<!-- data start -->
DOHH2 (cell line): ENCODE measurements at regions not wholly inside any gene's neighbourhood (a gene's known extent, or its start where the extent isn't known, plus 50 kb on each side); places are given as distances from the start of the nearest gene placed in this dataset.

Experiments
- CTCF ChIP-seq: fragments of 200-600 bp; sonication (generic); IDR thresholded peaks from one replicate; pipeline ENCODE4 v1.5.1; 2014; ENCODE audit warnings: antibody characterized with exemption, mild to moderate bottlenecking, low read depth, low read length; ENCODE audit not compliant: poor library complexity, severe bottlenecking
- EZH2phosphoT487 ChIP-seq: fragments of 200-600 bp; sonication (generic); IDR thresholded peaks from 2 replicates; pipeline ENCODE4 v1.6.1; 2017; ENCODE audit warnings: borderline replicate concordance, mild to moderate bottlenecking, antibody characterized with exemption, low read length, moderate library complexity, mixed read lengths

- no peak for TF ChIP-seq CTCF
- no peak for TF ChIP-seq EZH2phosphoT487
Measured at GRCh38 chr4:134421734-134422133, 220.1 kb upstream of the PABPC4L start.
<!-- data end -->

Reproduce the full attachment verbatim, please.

DOHH2 (cell line): ENCODE measurements at regions not wholly inside any gene's neighbourhood (a gene's known extent, or its start where the extent isn't known, plus 50 kb on each side); places are given as distances from the start of the nearest gene placed in this dataset.

Experiments
- CTCF ChIP-seq: fragments of 200-600 bp; sonication (generic); IDR thresholded peaks from one replicate; pipeline ENCODE4 v1.5.1; 2014; ENCODE audit warnings: antibody characterized with exemption, mild to moderate bottlenecking, low read depth, low read length; ENCODE audit not compliant: poor library complexity, severe bottlenecking
- EZH2phosphoT487 ChIP-seq: fragments of 200-600 bp; sonication (generic); IDR thresholded peaks from 2 replicates; pipeline ENCODE4 v1.6.1; 2017; ENCODE audit warnings: borderline replicate concordance, mild to moderate bottlenecking, antibody characterized with exemption, low read length, moderate library complexity, mixed read lengths

- no peak for TF ChIP-seq CTCF
- no peak for TF ChIP-seq EZH2phosphoT487
Measured at GRCh38 chr4:134421734-134422133, 220.1 kb upstream of the PABPC4L start.